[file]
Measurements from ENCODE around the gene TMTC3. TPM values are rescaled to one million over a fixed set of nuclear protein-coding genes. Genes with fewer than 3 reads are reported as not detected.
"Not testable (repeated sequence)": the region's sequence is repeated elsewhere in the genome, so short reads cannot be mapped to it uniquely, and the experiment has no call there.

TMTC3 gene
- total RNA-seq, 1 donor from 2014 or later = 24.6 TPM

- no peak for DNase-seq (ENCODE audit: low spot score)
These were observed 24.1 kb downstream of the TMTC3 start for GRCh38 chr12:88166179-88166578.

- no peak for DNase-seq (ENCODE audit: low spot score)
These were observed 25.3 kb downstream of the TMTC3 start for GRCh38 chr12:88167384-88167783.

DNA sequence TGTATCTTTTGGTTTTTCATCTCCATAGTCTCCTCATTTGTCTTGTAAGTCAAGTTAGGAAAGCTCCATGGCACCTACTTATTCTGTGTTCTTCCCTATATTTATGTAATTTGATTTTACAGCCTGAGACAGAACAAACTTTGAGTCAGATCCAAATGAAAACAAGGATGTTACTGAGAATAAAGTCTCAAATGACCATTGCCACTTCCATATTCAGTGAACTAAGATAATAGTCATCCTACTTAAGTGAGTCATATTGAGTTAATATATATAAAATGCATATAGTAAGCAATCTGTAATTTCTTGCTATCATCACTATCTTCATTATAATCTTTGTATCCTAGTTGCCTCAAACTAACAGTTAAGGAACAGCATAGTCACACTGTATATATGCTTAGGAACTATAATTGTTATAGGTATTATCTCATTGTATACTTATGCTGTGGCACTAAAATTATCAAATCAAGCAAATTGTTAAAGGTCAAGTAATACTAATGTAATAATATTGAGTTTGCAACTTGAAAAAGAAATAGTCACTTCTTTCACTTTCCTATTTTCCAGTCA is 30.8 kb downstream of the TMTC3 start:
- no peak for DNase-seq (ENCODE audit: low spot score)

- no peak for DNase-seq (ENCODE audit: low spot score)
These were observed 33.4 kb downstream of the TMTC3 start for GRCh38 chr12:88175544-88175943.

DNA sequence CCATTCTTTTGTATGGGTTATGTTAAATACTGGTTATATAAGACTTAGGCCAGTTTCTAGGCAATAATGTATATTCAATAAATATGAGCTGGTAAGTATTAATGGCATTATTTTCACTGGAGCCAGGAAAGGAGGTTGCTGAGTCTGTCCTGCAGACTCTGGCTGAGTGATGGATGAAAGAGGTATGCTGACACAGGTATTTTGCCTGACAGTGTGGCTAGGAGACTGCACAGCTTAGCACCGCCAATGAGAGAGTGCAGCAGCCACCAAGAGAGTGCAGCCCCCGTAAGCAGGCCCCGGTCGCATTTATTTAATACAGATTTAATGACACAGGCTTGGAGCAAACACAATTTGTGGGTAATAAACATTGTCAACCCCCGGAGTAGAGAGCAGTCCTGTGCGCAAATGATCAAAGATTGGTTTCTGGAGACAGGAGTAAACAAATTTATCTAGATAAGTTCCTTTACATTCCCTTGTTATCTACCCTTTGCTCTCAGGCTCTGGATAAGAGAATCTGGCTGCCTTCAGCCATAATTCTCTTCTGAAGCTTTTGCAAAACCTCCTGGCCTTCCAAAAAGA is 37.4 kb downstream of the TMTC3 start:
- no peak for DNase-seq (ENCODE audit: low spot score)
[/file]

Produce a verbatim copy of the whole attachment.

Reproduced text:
Measurements from ENCODE around the gene TMTC3. TPM values are rescaled to one million over a fixed set of nuclear protein-coding genes. Genes with fewer than 3 reads are reported as not detected.
"Not testable (repeated sequence)": the region's sequence is repeated elsewhere in the genome, so short reads cannot be mapped to it uniquely, and the experiment has no call there.

TMTC3 gene
- total RNA-seq, 1 donor from 2014 or later = 24.6 TPM

- no peak for DNase-seq (ENCODE audit: low spot score)
These were observed 24.1 kb downstream of the TMTC3 start for GRCh38 chr12:88166179-88166578.

- no peak for DNase-seq (ENCODE audit: low spot score)
These were observed 25.3 kb downstream of the TMTC3 start for GRCh38 chr12:88167384-88167783.

DNA sequence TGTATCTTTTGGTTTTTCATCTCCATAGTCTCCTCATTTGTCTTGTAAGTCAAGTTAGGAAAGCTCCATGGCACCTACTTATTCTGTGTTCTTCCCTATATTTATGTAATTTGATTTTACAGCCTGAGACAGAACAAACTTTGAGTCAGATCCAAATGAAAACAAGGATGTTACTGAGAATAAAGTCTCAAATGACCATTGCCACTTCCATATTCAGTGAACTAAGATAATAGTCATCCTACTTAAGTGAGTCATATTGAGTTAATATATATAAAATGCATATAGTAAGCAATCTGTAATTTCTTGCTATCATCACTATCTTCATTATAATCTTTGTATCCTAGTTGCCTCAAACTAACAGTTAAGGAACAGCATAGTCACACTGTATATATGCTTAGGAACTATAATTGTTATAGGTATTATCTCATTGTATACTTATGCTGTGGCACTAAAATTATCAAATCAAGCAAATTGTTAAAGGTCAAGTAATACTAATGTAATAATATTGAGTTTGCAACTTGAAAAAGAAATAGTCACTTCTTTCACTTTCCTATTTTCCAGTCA is 30.8 kb downstream of the TMTC3 start:
- no peak for DNase-seq (ENCODE audit: low spot score)

- no peak for DNase-seq (ENCODE audit: low spot score)
These were observed 33.4 kb downstream of the TMTC3 start for GRCh38 chr12:88175544-88175943.

DNA sequence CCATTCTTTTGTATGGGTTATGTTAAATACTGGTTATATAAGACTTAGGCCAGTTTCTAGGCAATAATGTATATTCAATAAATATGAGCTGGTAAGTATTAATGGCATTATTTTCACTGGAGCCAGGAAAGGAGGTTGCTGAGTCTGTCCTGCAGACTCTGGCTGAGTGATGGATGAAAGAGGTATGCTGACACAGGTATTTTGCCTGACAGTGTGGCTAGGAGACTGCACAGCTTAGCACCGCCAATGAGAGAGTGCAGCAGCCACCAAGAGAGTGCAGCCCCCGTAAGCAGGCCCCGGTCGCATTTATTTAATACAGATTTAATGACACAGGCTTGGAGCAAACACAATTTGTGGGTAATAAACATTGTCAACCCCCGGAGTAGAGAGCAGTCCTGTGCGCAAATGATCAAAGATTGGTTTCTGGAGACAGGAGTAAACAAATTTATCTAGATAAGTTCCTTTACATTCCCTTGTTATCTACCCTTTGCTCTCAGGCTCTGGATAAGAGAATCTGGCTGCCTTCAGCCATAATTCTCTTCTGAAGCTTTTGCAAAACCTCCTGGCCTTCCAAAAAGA is 37.4 kb downstream of the TMTC3 start:
- no peak for DNase-seq (ENCODE audit: low spot score)